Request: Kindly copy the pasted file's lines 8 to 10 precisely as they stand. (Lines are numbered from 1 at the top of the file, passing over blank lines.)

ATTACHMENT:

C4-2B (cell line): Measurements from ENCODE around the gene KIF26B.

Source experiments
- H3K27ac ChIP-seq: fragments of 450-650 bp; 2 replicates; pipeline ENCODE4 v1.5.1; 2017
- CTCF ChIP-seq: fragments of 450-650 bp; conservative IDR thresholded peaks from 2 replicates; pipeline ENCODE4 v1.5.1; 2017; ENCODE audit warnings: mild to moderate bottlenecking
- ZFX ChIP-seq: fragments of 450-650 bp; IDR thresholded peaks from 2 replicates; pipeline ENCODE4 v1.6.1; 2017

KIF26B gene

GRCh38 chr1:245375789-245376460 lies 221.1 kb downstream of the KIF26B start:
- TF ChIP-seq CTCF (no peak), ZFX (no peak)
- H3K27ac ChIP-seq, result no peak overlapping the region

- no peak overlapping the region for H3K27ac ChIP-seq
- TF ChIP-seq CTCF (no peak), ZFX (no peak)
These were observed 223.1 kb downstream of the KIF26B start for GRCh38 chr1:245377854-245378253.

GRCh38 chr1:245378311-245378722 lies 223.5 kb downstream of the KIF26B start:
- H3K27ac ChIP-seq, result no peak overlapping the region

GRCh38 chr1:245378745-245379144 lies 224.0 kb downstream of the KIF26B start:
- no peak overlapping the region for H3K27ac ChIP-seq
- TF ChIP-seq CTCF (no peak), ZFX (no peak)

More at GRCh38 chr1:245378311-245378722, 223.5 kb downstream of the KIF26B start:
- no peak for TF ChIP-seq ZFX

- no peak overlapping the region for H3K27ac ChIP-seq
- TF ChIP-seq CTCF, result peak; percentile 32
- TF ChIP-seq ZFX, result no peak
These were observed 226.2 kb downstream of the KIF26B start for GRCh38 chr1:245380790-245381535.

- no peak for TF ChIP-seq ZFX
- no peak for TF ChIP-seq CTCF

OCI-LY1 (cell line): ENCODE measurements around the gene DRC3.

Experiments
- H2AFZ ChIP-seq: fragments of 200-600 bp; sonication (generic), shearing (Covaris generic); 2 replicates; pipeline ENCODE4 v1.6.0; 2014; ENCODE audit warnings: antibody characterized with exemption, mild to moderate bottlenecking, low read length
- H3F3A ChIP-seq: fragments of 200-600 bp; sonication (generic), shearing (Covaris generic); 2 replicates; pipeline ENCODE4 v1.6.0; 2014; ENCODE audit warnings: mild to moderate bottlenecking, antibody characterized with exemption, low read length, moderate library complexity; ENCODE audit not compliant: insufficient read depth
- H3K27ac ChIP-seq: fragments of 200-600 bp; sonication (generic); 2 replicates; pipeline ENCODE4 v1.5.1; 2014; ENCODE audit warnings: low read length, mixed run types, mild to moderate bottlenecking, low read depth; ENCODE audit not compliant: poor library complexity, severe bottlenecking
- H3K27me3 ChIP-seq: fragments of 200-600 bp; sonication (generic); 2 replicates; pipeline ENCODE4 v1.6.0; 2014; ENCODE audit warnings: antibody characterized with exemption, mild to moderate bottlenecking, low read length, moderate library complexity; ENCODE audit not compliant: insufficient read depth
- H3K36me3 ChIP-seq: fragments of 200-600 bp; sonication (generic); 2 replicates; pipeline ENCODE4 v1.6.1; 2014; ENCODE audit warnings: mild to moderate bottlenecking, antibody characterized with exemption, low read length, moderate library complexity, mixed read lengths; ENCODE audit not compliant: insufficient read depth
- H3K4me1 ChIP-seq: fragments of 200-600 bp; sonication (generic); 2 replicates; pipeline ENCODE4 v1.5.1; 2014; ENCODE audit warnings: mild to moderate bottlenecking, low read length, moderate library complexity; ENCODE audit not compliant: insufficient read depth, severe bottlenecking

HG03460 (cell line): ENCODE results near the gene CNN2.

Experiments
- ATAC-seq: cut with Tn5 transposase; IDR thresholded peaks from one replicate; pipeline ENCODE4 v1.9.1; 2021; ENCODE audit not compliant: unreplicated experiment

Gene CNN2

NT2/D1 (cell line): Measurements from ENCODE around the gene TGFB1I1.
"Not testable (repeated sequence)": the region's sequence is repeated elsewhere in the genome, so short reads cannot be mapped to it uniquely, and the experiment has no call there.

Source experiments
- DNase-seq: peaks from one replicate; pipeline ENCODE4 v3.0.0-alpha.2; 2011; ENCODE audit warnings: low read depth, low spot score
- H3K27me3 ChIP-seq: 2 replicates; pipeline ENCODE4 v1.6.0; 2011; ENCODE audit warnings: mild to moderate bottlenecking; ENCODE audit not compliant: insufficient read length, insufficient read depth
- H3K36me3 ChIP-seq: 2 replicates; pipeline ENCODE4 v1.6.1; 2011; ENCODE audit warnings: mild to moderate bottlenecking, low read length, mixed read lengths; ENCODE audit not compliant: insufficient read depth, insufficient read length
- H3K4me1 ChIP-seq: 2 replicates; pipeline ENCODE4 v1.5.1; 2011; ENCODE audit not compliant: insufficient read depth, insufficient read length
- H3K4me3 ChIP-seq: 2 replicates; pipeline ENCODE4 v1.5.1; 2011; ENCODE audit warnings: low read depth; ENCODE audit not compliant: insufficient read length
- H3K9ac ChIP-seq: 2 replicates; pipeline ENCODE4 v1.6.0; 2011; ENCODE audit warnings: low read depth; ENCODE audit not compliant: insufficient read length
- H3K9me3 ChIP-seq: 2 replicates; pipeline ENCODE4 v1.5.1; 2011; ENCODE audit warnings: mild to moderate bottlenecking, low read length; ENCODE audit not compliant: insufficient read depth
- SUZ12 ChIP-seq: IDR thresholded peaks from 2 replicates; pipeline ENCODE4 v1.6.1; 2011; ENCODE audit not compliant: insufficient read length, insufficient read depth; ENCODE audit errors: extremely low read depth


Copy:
- TF ChIP-seq CTCF (no peak), ZFX (no peak)
- H3K27ac ChIP-seq, result no peak overlapping the region

- no peak overlapping the region for H3K27ac ChIP-seq